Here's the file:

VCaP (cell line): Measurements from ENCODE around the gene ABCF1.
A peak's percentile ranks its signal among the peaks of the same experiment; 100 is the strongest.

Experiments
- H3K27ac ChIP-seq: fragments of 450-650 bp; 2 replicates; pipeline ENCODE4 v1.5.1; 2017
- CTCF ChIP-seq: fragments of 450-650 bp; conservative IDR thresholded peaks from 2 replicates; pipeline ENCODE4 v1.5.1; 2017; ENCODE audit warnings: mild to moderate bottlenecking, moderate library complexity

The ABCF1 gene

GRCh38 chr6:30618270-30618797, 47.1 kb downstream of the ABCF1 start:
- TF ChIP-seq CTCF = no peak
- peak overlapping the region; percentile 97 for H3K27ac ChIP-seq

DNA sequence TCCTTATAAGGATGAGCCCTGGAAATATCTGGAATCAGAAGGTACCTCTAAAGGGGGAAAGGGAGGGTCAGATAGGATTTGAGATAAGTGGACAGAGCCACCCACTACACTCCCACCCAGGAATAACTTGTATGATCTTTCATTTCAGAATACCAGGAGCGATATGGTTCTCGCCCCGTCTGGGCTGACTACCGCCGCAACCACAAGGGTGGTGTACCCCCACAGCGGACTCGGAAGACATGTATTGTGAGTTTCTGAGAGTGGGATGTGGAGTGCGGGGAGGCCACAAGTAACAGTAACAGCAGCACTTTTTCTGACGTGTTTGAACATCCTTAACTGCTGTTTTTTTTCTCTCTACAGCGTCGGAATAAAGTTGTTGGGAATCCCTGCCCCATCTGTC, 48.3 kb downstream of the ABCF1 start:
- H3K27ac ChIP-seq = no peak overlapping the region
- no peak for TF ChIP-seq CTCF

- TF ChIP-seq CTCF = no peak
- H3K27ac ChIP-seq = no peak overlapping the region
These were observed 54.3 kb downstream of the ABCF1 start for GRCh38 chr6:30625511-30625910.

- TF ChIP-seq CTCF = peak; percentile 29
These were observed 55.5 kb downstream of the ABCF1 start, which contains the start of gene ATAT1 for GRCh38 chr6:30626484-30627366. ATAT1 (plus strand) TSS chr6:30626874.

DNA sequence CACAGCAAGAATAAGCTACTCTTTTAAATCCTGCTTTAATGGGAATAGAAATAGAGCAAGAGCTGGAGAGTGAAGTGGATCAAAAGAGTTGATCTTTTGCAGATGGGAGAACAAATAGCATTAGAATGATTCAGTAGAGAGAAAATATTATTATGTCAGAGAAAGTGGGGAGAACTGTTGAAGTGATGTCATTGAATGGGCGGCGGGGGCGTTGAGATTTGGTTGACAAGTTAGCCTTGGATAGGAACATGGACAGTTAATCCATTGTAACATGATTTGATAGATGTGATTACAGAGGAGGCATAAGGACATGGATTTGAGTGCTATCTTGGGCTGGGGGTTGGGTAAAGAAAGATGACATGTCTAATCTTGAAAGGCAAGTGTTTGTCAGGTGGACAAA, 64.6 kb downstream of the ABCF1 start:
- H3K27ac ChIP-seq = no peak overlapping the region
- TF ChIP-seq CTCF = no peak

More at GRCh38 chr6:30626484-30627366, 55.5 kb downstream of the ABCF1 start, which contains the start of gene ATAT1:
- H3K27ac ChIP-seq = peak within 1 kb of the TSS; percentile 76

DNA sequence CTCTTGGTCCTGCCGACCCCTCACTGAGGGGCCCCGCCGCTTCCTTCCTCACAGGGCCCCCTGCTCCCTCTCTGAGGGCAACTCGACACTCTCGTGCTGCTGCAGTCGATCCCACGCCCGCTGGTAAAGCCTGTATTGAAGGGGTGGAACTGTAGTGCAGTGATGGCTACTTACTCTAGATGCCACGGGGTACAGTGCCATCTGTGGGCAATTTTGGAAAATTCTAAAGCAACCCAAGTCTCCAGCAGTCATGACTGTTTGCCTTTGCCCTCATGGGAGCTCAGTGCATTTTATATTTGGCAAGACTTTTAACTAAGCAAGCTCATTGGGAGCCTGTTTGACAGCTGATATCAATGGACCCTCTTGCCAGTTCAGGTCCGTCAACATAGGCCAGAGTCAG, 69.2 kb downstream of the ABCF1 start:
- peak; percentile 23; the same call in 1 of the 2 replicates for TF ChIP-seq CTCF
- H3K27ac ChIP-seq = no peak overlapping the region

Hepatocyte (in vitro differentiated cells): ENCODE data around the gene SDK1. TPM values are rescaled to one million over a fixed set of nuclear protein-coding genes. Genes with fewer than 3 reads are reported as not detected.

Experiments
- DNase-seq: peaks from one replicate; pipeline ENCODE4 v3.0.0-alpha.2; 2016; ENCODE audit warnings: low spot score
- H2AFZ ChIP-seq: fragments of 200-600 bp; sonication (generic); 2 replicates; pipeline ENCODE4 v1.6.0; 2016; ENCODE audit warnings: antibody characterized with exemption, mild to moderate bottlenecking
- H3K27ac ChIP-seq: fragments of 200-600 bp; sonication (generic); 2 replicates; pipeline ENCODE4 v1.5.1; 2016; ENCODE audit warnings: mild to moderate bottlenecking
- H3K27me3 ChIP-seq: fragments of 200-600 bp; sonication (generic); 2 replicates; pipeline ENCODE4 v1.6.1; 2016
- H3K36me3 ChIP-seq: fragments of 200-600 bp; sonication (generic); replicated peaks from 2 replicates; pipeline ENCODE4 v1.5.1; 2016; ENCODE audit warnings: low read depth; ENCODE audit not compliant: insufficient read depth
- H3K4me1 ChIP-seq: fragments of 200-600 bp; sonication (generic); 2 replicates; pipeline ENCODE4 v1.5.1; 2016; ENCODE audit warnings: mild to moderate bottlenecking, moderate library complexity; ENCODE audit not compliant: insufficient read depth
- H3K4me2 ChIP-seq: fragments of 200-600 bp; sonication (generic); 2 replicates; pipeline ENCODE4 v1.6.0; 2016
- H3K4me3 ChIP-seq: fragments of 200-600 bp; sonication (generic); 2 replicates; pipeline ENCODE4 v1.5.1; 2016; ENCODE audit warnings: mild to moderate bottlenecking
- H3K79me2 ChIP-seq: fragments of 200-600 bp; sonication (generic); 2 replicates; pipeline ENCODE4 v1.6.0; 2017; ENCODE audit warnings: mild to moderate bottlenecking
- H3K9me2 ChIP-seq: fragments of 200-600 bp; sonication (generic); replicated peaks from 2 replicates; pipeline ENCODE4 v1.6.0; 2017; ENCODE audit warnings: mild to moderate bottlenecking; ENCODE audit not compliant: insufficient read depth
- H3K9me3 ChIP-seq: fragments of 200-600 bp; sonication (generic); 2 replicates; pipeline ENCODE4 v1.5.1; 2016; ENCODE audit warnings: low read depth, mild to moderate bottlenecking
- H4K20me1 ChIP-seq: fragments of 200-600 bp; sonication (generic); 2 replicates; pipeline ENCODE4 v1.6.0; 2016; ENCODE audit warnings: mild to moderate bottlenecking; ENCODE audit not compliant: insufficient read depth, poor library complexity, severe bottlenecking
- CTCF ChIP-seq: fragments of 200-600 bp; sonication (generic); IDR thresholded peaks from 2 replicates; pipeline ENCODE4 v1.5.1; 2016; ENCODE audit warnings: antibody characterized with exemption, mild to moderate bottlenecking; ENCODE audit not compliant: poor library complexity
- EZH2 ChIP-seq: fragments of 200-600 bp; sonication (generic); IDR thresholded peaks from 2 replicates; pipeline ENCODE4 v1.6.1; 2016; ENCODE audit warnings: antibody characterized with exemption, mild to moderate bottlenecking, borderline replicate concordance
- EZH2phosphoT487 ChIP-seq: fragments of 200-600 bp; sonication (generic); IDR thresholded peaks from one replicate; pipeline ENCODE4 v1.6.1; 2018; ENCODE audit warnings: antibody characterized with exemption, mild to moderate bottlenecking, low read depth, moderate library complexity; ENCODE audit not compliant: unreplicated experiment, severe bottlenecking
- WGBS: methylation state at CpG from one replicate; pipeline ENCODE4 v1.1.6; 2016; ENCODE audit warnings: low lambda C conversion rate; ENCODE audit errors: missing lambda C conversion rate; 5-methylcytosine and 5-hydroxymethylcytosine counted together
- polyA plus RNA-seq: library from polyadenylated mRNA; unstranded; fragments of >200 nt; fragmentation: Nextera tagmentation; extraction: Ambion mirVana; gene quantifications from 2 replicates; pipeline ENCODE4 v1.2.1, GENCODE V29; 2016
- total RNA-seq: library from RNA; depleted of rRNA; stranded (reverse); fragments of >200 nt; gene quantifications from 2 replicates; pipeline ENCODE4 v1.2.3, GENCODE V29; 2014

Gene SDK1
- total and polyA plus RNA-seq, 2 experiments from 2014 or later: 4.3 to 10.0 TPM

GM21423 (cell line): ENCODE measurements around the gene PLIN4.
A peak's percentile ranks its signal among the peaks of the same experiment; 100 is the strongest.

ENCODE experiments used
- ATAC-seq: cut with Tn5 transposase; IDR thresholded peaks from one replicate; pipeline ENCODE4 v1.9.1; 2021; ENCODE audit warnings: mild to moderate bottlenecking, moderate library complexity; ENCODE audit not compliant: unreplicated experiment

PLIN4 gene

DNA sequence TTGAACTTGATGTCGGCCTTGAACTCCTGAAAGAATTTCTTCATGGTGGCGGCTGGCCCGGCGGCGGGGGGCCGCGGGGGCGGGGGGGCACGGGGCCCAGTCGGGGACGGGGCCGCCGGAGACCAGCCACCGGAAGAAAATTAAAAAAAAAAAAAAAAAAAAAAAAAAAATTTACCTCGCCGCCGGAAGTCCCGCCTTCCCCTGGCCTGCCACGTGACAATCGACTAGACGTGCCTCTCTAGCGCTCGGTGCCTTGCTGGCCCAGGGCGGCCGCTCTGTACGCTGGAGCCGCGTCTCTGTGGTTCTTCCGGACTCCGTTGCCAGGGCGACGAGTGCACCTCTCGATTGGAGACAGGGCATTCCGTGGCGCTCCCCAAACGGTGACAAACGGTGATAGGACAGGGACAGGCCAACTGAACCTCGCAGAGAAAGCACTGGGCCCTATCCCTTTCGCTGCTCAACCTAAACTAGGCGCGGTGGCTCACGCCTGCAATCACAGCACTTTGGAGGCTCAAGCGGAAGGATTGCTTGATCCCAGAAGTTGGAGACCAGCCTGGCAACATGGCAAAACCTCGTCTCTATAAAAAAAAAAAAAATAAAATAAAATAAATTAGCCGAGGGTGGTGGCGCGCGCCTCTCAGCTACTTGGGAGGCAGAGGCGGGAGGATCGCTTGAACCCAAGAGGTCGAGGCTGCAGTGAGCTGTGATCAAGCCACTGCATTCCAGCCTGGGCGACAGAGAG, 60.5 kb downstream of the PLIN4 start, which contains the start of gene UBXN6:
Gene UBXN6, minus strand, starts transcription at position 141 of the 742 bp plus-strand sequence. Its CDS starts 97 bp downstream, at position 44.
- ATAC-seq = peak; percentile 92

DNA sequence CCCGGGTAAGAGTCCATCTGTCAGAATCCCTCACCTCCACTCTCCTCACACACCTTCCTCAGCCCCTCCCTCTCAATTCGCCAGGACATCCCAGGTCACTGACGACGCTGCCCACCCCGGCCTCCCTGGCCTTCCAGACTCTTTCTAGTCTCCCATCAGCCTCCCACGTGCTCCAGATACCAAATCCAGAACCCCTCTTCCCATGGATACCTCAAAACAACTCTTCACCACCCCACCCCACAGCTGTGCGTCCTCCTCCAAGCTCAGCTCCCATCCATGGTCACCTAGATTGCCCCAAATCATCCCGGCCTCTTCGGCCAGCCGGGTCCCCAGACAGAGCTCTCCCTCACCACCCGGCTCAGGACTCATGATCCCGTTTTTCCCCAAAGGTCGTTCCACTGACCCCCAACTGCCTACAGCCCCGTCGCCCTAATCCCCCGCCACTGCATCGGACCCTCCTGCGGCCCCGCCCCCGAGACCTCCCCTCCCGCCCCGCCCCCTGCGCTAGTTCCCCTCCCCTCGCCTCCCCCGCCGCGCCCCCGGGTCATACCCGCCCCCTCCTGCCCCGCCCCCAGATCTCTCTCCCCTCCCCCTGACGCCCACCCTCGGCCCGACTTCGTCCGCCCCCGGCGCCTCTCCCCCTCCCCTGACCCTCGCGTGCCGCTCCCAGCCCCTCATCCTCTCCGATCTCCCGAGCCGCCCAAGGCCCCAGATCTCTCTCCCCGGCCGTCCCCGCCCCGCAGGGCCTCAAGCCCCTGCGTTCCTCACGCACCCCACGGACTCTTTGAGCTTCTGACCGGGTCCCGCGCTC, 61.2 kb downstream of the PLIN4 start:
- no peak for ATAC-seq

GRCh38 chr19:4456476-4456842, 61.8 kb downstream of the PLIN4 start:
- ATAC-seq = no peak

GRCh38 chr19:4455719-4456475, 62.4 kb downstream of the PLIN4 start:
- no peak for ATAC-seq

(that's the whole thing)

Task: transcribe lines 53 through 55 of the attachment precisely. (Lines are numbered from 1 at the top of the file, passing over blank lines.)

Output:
DNA sequence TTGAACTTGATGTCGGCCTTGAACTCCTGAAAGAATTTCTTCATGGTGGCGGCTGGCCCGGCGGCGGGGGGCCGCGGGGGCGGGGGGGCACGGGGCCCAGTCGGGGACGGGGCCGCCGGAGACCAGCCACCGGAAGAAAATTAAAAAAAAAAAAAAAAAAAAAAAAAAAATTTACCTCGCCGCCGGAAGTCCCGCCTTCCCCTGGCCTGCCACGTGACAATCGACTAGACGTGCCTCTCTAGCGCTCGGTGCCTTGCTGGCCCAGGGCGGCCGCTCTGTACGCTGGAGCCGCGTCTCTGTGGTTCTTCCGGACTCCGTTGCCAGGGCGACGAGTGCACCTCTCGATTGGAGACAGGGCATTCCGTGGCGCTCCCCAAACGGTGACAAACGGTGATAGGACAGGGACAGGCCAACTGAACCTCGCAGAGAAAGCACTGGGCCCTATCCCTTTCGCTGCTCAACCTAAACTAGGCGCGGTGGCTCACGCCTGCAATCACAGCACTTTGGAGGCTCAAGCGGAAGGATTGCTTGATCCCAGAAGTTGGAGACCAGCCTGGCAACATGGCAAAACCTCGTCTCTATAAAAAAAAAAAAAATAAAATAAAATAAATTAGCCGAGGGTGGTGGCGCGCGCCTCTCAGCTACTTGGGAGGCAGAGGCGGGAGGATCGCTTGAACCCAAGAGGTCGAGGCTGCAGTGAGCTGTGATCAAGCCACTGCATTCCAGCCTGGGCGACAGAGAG, 60.5 kb downstream of the PLIN4 start, which contains the start of gene UBXN6:
Gene UBXN6, minus strand, starts transcription at position 141 of the 742 bp plus-strand sequence. Its CDS starts 97 bp downstream, at position 44.
- ATAC-seq = peak; percentile 92